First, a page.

The Grandeur of the Grosvenor Hotel

For forty years it stood; its views over Sydney and the harbour unparalleled, before being demolished, along with 280 other buildings in The Rocks, to make way for the Sydney Harbour Bridge.

1888 - 1928

Despite the squalor and social problems associated with The Rocks in the popular mind, there were also patches of splendour and none was more splendid than the Grosvenor Hotel. In its heyday the hotel’s prominence was such that Charlotte Place – named by Governor Macquarie in 1810– was renamed Grosvenor Street.

It was a monumental undertaking, with extensive views, perched high on Church Hill, on the site of a windmill built almost a century earlier. The Grosvenor promised sumptuous world-class elegance to attract the best clientele.

The Sydney Mail on 15 December 1888 provided a detailed description: it was four stories high with a central dome under which was an octagonal smoking room. The view from up there was spectacular:

Grosvenor Hotel, c1910
Grosvenor Hotel, c1910
Carlo Chateau
Carlo Chateau
Transformation of Sydney, views looking up Charlotte Place in the 1840s, and the 1880s
Transformation of Sydney, views looking up Charlotte Place in the 1840s, and the 1880s
The city, suburbs, and harbour are spread as a grand panorama around, and whoever once sees the picture will fully realise Sydney's claim to rank as the Queen City of the South.

There was a lift, of course, in the centre of the building, the landing space flanked by staircases and lit by stained glass windows. Walls were wood-paneled throughout. On the top two floors were bedrooms, with communal bathrooms on each floor. All fixtures were of the best quality, with the name of the hotel on all linen, and toilet ware was ‘of cream tint edged with gold’. The two lower stories were public, with an ultra-large dining room on the ground floor. The first floor had two sitting rooms, a family dining room, a ladies’ dining room and a very grand drawing room., with gold and green velvet-covered seats, chandeliers and many mirrors.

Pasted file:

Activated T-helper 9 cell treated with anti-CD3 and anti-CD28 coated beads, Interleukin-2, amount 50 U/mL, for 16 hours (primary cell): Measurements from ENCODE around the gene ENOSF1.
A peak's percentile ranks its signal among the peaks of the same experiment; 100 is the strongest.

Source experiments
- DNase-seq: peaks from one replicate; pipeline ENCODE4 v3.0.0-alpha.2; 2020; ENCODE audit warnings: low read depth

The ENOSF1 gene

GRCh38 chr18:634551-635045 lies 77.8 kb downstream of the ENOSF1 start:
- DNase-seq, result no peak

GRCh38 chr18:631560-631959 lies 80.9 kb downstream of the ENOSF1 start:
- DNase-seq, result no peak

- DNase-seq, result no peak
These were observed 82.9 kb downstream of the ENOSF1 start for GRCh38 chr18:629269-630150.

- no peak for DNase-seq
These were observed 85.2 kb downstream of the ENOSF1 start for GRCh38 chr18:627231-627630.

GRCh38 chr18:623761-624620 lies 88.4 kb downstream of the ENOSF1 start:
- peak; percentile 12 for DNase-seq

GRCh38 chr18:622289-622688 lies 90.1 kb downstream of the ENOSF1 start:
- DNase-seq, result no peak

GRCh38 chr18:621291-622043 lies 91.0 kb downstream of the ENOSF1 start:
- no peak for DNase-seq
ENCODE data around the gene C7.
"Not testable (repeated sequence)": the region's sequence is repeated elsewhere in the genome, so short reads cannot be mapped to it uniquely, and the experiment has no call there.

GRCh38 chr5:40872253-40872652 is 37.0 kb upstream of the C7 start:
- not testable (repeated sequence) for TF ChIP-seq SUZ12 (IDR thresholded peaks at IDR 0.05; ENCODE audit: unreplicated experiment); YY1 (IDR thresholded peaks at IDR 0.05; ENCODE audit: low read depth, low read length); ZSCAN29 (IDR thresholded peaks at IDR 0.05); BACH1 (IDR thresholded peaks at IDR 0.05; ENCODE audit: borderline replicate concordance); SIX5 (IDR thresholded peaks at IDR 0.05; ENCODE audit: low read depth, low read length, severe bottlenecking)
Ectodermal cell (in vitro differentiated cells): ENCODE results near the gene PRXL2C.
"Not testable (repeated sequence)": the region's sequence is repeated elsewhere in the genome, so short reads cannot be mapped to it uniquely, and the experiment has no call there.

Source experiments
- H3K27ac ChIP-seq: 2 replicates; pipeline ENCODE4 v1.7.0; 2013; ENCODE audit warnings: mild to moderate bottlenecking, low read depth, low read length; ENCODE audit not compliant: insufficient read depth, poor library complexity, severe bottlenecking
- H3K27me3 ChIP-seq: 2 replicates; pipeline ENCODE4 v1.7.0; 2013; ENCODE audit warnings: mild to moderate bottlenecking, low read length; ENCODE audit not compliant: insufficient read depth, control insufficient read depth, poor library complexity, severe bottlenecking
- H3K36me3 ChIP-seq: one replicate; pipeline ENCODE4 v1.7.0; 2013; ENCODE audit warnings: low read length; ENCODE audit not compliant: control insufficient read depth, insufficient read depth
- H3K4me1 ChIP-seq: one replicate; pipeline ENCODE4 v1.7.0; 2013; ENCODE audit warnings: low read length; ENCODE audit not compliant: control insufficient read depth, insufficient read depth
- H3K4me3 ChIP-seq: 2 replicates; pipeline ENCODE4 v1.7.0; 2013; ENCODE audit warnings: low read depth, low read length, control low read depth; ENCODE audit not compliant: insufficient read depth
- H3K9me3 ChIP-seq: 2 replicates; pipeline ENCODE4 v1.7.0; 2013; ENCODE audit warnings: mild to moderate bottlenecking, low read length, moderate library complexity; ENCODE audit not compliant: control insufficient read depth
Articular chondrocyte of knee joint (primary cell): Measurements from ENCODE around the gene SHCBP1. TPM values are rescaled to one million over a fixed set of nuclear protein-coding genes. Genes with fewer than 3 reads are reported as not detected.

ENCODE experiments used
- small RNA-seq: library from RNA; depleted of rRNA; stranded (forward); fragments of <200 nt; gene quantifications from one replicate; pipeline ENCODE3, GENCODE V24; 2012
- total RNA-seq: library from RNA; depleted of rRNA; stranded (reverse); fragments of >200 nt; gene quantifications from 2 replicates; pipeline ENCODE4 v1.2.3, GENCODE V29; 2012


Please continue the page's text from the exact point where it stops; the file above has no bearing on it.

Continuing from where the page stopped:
Gentlemen were particularly well catered for:

There is every inducement to let the hours slip by, as the spacious lounges or the cosiest of chairs invite one to rest, and when exercise is needed the billiard room, 36 x 40, with three of Alcock's best tables, is not far off. Mr. Whiting points with pardonable pride to this room as 'all Australian.' The furniture is blackwood, and upholstered in leather; the long seats are ranged so as to give onlookers an excellent view; beyond is a little cardroom with Chippendale furniture, and lavatories with the latest appliances for comfort attached.

The [rooftop] smoking room is so cosy that it invites indulgence. An ice-chest is filled with aerated -waters and communication is established with the ground floor, so that a request made there in a speaker's ordinary voice is sufficient to ensure prompt attention from below.
Grosvenor Street, 1901
A view of the Grosvenor from the north in 1901. Contrasted with the grandeur of the hotel, its direct neighbours were considered slums, earmarked for demolition following the Bubonic Plague scare of 1900.

The Grosvenor opened with a splash by hosting two visiting American baseball teams, the All American and the Chicago. The hotel reached its peak under the management of Carlo Chateau, and his son, pioneer aviator Flight Lieutenant Clive Chateau, from 1907 to 1925.

Carlo Waldemar Muller Chateau (1858–1921) was born in Paris and had been a chemist at Copenhagen’s Carlsberg Brewery and an officer in the Danish Hussars before emigrating to Australia in 1884. He worked as a brewer in Bendigo and there met his wife, Edith Brown (1866–1935), born on the Victorian goldfields. Their three sons fought in World War I, notably Clive Chateau (1894–1944), who served with the ANZACs at Gallipoli and joined the Royal Air Force towards the end of the war. In 1919, on his return to Australia, he purchased two planes, became a keen promoter of the aviation industry, and took over the running of the Grosvenor from his father who was ailing.

Carlo may have been ill in 1919, but he was well able to withstand an enraged mob of 700-800 returned soldiers who were demanding to see the Australian Prime Minister, Billy Hughes, who had received a hostile reception during his election speech at Sydney Town Hall, and had quietly slipped back to the Grosvenor. Chateau barred the entrance against the mob trying to force an entry, while staff phoned for police assistance. Clashes with the police then followed before the crowd was charged and dispersed. (Barrier Miner 8 Nov 1919)

When Carlo died in 1921, Clive continued the business for another four years. In 1928, he was actively involved in Kingsford Smith and Ulm’s Trans-Pacific flight from the United States to Australia in the Southern Cross. In that same year the hotel, and some 280 houses surrounding it, disappeared under the wrecker’s ball to clear the way for the approach to the Sydney Harbour Bridge.

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